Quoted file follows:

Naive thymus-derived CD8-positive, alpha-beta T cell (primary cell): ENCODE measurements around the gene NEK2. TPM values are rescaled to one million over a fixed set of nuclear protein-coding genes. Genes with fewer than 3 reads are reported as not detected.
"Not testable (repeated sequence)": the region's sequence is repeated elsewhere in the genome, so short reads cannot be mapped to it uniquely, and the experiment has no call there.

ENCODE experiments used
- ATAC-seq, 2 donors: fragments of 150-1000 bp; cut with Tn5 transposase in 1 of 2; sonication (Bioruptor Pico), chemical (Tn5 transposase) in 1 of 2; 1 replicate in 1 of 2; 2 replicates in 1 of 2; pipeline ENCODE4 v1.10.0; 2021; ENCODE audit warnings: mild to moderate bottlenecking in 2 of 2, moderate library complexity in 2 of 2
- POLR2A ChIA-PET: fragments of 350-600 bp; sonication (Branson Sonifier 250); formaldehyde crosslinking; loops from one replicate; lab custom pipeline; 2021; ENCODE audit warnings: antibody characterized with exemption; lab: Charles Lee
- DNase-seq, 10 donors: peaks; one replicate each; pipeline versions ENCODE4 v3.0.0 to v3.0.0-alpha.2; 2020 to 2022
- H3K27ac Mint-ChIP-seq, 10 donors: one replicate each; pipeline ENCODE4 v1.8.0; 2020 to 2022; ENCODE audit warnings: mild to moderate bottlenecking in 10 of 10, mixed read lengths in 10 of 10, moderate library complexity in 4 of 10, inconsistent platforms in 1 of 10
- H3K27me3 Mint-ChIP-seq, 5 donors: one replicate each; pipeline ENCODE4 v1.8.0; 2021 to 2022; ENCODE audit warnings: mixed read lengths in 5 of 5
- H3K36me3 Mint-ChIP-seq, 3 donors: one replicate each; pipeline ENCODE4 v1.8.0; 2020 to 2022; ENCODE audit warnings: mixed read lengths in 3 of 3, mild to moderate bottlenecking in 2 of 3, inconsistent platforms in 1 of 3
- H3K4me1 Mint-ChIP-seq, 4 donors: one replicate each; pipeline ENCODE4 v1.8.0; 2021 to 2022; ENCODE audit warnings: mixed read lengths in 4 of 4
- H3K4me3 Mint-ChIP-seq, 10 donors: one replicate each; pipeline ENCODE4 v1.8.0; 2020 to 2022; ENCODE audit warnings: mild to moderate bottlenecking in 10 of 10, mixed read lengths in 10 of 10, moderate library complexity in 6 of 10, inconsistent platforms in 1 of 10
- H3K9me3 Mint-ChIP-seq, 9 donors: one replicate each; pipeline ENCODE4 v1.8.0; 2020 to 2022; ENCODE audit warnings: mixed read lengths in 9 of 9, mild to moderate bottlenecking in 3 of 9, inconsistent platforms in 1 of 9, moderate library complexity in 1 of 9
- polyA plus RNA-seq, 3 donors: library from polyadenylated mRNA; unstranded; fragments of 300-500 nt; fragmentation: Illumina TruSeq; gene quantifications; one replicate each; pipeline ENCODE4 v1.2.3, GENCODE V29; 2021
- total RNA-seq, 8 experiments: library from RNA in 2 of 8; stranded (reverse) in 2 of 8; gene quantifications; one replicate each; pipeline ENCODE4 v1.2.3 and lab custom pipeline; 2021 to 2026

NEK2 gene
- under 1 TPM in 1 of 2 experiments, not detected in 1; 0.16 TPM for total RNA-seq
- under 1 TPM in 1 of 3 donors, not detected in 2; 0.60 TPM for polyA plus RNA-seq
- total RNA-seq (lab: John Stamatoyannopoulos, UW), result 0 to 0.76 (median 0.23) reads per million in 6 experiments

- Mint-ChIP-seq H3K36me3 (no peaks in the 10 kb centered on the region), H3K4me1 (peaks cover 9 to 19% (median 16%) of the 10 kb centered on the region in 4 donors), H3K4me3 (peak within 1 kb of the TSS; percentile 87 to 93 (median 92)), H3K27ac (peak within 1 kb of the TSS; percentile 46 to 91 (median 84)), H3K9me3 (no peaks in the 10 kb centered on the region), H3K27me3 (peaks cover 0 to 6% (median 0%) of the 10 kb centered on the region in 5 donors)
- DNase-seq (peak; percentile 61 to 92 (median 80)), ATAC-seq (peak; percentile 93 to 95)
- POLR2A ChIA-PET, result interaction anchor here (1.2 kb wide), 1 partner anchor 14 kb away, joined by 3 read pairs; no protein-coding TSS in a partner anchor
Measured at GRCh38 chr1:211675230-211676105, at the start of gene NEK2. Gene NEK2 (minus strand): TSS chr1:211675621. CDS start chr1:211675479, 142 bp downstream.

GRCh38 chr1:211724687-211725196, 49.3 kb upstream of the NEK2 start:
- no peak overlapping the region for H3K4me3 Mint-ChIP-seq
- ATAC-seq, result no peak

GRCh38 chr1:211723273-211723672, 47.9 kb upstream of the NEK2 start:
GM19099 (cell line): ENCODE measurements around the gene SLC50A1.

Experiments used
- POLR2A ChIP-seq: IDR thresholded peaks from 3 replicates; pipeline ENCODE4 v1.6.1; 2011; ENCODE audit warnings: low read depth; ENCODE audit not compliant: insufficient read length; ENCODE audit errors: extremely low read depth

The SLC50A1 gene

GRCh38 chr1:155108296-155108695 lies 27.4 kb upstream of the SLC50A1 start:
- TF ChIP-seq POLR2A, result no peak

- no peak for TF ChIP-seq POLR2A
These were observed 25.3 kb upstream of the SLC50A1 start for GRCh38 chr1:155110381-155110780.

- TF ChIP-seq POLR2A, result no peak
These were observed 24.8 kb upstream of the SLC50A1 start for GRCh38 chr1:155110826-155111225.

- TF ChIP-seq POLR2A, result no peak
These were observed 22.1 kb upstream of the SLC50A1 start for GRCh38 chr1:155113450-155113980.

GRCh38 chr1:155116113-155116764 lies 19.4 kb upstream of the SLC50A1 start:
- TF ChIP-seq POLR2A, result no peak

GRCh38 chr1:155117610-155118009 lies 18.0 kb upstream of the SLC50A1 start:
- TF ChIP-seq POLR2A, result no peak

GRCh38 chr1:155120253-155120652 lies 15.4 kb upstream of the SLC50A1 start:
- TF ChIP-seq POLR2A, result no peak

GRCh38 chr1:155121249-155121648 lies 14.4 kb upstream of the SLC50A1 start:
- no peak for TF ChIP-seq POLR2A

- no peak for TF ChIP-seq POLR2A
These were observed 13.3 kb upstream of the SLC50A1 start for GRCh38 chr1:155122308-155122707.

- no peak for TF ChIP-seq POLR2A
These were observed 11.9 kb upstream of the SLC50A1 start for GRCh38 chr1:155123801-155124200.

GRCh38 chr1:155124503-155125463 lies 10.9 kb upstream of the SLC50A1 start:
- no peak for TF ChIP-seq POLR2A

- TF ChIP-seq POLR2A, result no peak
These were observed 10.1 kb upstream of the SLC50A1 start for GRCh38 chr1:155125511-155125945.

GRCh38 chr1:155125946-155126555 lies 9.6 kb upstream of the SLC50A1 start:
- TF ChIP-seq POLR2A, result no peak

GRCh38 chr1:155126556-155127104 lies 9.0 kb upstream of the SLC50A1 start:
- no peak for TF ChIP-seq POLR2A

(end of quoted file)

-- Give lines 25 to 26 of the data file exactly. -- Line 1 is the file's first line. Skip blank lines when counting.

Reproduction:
- ATAC-seq, result no peak

GRCh38 chr1:211723273-211723672, 47.9 kb upstream of the NEK2 start: